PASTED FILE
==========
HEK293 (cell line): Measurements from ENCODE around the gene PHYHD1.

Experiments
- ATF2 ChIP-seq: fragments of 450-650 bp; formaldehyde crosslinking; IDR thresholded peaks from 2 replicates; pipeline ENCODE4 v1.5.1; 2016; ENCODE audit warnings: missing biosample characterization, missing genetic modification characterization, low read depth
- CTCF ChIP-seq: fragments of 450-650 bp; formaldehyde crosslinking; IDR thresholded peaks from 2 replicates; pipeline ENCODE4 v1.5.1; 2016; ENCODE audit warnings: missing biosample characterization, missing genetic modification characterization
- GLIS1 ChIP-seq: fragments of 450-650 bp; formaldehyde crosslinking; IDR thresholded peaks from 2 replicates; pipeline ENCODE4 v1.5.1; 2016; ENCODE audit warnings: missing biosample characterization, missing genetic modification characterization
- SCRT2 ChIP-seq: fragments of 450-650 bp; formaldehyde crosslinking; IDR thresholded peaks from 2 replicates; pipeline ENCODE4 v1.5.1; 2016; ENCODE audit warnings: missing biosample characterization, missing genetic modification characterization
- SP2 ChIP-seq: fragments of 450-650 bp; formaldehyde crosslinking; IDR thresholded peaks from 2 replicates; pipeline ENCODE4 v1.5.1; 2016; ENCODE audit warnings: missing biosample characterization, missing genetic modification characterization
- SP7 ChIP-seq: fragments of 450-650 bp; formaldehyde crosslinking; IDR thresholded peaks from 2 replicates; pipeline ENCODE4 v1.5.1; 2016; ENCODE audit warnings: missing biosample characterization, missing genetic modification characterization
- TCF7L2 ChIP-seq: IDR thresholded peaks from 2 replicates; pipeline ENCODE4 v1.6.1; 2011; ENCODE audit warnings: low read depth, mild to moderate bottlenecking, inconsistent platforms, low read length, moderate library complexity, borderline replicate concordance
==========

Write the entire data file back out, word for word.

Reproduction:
HEK293 (cell line): Measurements from ENCODE around the gene PHYHD1.

Experiments
- ATF2 ChIP-seq: fragments of 450-650 bp; formaldehyde crosslinking; IDR thresholded peaks from 2 replicates; pipeline ENCODE4 v1.5.1; 2016; ENCODE audit warnings: missing biosample characterization, missing genetic modification characterization, low read depth
- CTCF ChIP-seq: fragments of 450-650 bp; formaldehyde crosslinking; IDR thresholded peaks from 2 replicates; pipeline ENCODE4 v1.5.1; 2016; ENCODE audit warnings: missing biosample characterization, missing genetic modification characterization
- GLIS1 ChIP-seq: fragments of 450-650 bp; formaldehyde crosslinking; IDR thresholded peaks from 2 replicates; pipeline ENCODE4 v1.5.1; 2016; ENCODE audit warnings: missing biosample characterization, missing genetic modification characterization
- SCRT2 ChIP-seq: fragments of 450-650 bp; formaldehyde crosslinking; IDR thresholded peaks from 2 replicates; pipeline ENCODE4 v1.5.1; 2016; ENCODE audit warnings: missing biosample characterization, missing genetic modification characterization
- SP2 ChIP-seq: fragments of 450-650 bp; formaldehyde crosslinking; IDR thresholded peaks from 2 replicates; pipeline ENCODE4 v1.5.1; 2016; ENCODE audit warnings: missing biosample characterization, missing genetic modification characterization
- SP7 ChIP-seq: fragments of 450-650 bp; formaldehyde crosslinking; IDR thresholded peaks from 2 replicates; pipeline ENCODE4 v1.5.1; 2016; ENCODE audit warnings: missing biosample characterization, missing genetic modification characterization
- TCF7L2 ChIP-seq: IDR thresholded peaks from 2 replicates; pipeline ENCODE4 v1.6.1; 2011; ENCODE audit warnings: low read depth, mild to moderate bottlenecking, inconsistent platforms, low read length, moderate library complexity, borderline replicate concordance